Before I could stop myself, I felt my chest tightening; a huge sob rose up and exploded, tiny droplets flying out and landing on the detectives’ black stab vests.
‘Jesus Christ,’ DS Lambert shouted. Noble renewed her grip around my upper arm and the others wiped the spit away with the back of their hands.
I couldn’t stop a steady stream of tears coursing down my cheeks, nor the small, hiccup-like sobs that broke out from deep in my throat. The two men looked embarrassed, like they’d never had to deal with a hysterical woman before, though surely they must have, hundreds of times. I couldn’t stop myself blurting out, ‘Look, I need to know what’s going on. Where is Mal? In hospital? God, I’d never do anything to hurt him. You have to believe me. This is just mad.’
Noble spoke as soothingly as she could manage. ‘Mrs Kendrew, our colleagues down at the station will be able to give you more details. You’ll be interviewed fully but before that takes place, you’ll have the opportunity to call a solicitor, either someone you know, or you can appoint one of the duty solicitors.’
I kept my head bent as we walked towards the marked car; I didn’t want to see anyone. Although, I was sure some neighbours must have been watching from their windows to see what was going on, a bit of juicy local gossip to share. DS Lambert opened the door and motioned me to get into the back of the car. As I bent down, I glimpsed my neighbour opposite, Rob. He was standing in his open front doorway, with an expression changing quickly from curiosity to concern. I reddened and looked down, not knowing how to respond.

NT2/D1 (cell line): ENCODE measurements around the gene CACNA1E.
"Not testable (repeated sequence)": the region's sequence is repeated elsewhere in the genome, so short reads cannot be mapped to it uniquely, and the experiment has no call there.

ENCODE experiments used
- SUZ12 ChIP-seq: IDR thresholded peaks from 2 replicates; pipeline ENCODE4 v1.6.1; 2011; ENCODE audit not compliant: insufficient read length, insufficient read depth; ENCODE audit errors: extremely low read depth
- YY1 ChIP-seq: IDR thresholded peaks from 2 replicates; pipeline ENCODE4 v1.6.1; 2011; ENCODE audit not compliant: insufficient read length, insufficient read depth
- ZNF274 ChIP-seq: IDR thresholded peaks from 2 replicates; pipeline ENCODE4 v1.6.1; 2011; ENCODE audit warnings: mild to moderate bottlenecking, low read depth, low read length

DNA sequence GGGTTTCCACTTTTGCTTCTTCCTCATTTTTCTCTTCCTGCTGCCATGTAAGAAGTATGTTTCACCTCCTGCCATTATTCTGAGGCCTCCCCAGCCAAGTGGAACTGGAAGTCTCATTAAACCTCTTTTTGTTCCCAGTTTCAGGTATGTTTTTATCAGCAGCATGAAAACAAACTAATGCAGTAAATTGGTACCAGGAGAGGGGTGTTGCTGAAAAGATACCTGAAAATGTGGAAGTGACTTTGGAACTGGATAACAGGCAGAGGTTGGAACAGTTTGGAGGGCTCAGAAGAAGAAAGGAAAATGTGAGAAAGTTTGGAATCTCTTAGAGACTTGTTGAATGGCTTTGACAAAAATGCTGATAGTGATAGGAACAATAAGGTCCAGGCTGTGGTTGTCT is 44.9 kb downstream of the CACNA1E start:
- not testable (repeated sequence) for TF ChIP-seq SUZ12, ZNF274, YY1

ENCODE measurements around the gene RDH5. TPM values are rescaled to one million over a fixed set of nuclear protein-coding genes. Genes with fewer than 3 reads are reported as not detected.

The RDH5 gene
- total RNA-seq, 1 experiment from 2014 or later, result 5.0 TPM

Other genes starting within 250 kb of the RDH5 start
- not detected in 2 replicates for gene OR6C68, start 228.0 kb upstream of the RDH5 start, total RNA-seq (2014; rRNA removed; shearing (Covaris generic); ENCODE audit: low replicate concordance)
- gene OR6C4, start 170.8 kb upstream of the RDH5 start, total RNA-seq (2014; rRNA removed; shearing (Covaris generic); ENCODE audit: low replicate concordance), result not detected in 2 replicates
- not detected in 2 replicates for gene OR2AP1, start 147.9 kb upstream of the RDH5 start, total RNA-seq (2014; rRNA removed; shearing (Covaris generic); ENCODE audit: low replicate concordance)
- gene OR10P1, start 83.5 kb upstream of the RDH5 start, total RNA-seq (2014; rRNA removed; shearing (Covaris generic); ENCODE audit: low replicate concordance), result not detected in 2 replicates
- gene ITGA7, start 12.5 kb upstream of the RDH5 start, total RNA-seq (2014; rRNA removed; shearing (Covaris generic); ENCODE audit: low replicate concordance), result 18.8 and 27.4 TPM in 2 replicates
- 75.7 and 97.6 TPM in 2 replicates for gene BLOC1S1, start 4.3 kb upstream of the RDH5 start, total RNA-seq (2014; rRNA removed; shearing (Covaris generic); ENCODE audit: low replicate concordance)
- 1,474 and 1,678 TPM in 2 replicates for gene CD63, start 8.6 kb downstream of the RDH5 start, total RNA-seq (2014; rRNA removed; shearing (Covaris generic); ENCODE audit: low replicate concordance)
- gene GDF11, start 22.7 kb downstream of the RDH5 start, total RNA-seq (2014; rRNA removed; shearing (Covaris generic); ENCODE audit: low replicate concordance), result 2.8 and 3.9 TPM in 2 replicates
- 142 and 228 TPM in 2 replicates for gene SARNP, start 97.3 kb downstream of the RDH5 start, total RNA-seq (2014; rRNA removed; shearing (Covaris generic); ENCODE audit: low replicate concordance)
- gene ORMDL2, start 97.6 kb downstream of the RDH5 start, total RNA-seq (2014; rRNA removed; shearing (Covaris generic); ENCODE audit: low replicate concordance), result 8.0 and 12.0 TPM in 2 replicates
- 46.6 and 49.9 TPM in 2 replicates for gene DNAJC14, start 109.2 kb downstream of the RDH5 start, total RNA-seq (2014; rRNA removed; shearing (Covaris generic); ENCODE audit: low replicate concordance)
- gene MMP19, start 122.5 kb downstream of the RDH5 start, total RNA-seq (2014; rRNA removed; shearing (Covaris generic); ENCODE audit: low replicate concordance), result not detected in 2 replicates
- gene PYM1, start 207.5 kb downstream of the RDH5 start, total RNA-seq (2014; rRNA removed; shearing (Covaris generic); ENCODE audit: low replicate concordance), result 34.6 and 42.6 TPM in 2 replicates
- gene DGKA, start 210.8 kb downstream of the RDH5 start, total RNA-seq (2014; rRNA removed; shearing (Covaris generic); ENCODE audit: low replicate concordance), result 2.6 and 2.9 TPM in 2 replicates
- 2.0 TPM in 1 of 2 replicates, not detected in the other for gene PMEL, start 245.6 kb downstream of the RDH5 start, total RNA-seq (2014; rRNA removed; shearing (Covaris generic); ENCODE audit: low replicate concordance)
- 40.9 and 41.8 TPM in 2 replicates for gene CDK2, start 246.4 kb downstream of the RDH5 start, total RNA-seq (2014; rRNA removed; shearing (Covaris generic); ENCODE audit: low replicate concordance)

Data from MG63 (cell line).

We made off down the street, Noble driving speedily but adeptly, nimbly moving into spaces to allow other cars to pass. I’d always felt car sick if I wasn’t driving; as we skimmed over speedbumps without breaking, I felt a strong surge of nausea. To counteract it, I tried to concentrate on the small section of road I could see between the two front head-rests.
I caught blurred glimpses of Brockwell Park and Herne Hill; the familiarity of the surroundings making the journey all the more surreal. Half way along Railton Road, instinctively I turned my head to look for Mal’s street. I closed my eyes; I could picture his face but his features kept disappearing. Instead, the question I’d evaded formed in my mind: who had tried to kill Mal?
My heart pounded, echo-like, in my chest. As the car turned several sharp corners and came to a sudden halt in front of a solid metal gate, I threw up all over myself and DS Lambert sitting next to me.